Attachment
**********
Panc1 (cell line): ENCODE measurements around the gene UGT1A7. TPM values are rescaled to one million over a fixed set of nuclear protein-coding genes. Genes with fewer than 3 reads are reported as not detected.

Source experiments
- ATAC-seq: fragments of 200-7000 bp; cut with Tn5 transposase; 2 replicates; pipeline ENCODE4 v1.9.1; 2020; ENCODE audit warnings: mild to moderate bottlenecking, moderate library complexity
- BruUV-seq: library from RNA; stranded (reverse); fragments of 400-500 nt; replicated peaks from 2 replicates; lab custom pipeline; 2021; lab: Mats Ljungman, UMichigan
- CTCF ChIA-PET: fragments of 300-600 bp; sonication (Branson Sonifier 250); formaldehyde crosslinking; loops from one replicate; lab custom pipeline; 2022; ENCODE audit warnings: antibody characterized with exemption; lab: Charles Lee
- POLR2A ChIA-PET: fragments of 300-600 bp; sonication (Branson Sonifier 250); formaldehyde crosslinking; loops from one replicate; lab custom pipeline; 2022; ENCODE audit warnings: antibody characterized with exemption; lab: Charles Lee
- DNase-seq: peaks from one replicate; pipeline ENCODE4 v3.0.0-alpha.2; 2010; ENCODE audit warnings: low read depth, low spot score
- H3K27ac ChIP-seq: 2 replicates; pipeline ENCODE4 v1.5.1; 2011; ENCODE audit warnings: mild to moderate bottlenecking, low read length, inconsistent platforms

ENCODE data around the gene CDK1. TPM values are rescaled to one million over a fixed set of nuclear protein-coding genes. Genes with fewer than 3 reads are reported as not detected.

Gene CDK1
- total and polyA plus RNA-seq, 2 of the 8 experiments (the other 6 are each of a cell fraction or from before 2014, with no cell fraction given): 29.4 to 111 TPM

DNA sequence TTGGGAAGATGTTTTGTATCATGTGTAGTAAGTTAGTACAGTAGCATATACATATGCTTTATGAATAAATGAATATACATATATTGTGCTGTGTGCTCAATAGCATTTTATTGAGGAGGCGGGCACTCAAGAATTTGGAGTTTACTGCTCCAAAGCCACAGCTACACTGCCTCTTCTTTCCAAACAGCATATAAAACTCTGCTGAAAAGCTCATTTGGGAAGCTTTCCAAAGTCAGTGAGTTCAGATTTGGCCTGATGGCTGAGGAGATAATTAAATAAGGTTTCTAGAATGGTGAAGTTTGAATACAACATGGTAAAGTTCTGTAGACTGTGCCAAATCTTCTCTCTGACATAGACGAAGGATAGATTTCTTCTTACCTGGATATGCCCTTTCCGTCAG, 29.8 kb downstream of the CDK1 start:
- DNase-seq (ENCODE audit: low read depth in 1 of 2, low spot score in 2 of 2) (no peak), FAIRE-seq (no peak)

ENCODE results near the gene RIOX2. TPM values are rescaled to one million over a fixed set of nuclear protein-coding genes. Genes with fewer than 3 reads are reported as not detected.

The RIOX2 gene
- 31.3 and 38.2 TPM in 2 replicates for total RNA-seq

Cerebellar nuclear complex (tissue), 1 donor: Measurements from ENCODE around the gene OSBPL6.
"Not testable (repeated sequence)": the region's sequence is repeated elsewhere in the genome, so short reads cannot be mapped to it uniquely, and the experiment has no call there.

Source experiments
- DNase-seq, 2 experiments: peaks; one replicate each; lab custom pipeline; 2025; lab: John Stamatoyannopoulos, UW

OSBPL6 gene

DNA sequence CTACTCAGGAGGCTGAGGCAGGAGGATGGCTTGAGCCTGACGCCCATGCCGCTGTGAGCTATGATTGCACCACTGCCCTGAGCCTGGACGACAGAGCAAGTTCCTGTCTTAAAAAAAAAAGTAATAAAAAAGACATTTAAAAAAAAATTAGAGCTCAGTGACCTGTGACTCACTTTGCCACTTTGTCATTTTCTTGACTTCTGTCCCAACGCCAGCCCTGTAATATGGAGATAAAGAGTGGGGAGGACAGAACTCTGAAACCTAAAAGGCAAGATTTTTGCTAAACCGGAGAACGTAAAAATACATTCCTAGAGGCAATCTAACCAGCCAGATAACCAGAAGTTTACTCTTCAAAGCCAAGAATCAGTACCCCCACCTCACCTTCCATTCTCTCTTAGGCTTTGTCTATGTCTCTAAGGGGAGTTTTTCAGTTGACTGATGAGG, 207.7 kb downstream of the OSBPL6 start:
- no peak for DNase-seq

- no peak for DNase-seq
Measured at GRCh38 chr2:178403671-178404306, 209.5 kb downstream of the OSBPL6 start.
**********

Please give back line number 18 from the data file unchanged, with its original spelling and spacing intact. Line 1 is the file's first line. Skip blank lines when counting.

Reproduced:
"Not testable (repeated sequence)": the region's sequence is repeated elsewhere in the genome, so short reads cannot be mapped to it uniquely, and the experiment has no call there.